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The ox cart, public transport in La Digue

When I booked at La Digue Island Lodge, the only rooms available were in what they call the “Yellow House”.  I did not know what to expect from this colonial house (1900), that today is a national monument …  When they showed us the house, I almost ran in panic, because the façade is totally shabby, it doesn’t look as on their website.  I was so shocked that I forgot to take pictures!  Yes, got one of my friends’ room.

Well, well, we checked both rooms, and they were not bad at all.  Everything was clean and the bathrooms were really spacious.

Day 6 – The breakfast was nothing to dream about, but you could find all what is usually offered in hotel buffets.  My favorite were the freshly-made crêpes.  The plus was to have breakfast right at the beach.

Conveniently, there was a bike rental at the entrance of the lodge.  We did what everybody does in La Digue, we took bikes to explore the island.

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We lightly packed towels, snorkels, and sunscreen although it was cloudy, and off we went.  The original plan was to go first southwest, but somehow we ended up on the southeast coast, reaching Grand Anse, where we left the bikes.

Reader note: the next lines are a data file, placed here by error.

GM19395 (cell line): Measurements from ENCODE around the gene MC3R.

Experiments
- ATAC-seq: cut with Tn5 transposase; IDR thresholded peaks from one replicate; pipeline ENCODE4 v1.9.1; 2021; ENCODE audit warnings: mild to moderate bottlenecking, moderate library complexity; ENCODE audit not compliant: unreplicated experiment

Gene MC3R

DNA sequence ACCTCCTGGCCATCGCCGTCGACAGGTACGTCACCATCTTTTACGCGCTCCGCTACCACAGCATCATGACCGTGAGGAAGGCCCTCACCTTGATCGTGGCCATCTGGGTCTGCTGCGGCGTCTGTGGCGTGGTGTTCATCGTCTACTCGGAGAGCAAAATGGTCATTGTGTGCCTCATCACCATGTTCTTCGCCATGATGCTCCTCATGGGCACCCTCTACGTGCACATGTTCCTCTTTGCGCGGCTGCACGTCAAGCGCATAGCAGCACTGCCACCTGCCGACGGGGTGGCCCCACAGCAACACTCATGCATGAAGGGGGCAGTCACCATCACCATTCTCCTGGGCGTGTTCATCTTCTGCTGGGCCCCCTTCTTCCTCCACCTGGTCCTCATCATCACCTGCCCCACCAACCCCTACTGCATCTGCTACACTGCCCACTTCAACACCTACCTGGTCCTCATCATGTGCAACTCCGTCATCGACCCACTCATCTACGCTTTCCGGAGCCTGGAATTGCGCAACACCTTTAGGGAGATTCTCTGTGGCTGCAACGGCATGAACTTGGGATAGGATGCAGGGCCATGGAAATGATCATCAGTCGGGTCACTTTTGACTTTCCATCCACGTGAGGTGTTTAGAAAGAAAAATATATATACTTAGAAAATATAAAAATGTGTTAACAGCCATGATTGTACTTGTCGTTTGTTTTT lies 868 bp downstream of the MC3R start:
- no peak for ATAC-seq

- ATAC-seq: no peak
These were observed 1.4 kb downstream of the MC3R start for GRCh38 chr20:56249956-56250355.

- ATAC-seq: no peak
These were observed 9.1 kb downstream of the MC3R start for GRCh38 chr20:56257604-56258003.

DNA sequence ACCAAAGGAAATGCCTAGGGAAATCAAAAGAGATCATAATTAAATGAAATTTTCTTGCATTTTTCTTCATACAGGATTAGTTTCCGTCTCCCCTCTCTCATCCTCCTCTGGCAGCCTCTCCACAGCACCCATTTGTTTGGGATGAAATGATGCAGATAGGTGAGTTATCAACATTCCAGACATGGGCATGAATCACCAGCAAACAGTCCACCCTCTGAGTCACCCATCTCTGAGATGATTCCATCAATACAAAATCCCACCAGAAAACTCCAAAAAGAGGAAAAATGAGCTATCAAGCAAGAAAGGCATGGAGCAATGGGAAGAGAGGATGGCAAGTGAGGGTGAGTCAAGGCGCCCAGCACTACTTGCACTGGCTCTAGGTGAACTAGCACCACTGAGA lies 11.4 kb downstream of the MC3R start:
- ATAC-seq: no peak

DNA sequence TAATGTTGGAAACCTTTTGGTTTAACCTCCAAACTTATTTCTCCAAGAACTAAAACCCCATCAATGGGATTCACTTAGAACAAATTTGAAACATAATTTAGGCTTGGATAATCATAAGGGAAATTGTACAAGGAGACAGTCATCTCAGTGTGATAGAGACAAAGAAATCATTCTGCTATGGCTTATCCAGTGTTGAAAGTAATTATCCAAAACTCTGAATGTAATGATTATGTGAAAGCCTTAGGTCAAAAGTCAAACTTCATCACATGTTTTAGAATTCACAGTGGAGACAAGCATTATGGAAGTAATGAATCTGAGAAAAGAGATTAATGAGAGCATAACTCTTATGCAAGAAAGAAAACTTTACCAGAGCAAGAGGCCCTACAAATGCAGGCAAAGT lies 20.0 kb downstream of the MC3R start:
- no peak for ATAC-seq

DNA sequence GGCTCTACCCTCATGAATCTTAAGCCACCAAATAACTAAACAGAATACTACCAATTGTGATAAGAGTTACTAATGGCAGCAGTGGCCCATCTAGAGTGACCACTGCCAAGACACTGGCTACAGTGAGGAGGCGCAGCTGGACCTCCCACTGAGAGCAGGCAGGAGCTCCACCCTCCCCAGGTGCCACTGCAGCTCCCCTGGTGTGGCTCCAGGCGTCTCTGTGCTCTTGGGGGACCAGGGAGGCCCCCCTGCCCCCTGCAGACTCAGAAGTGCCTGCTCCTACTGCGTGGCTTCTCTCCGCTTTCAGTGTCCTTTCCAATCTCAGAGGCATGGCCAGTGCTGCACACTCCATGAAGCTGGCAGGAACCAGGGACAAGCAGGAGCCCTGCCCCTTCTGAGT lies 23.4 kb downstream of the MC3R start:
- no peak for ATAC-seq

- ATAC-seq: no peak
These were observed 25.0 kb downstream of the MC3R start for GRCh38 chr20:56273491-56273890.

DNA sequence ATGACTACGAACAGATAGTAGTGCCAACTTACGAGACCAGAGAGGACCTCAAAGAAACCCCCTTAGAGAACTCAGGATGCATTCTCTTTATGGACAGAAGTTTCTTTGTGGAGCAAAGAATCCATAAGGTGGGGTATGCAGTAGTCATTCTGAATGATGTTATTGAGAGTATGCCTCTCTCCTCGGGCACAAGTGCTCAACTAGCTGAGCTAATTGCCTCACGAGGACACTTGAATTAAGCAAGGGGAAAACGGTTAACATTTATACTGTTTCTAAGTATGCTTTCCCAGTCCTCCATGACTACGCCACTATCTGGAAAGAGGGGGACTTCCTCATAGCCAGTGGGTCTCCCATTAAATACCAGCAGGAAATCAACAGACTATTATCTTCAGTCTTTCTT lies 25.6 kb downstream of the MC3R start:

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It was a beautiful, easy ride to Grand Anse,

combined with a short walk to Petite Anse (10 min),

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and a further hike to Anse Cocos (30 min).  The path starts just behind the beach bar …

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On our way back, we were surprised by a giant millipede crossing the road.   Today it is considered among the endangered species.

More than happy with our first exploration on La Digue.

Sunset and a good glass of wine at the best spot in our lodge @ Anse La Réunion.

Afterwards a good dinner at La Repaire, which is THE Italian restaurant in La Digue.  It is also a boutique hotel with 18 rooms.

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Starters:

Main dishes:

Desserts:

Day 7 – Our last day in La Digue.  We took the bikes again to go to Anse Source d’Argent, also known as the most photographed beach in the world …  From the lodge an easy ride south.  Pass L’Union Estate, paying the entrance fee of 100SCR (€6.50); after a short walk, you will reach the magnificent beach.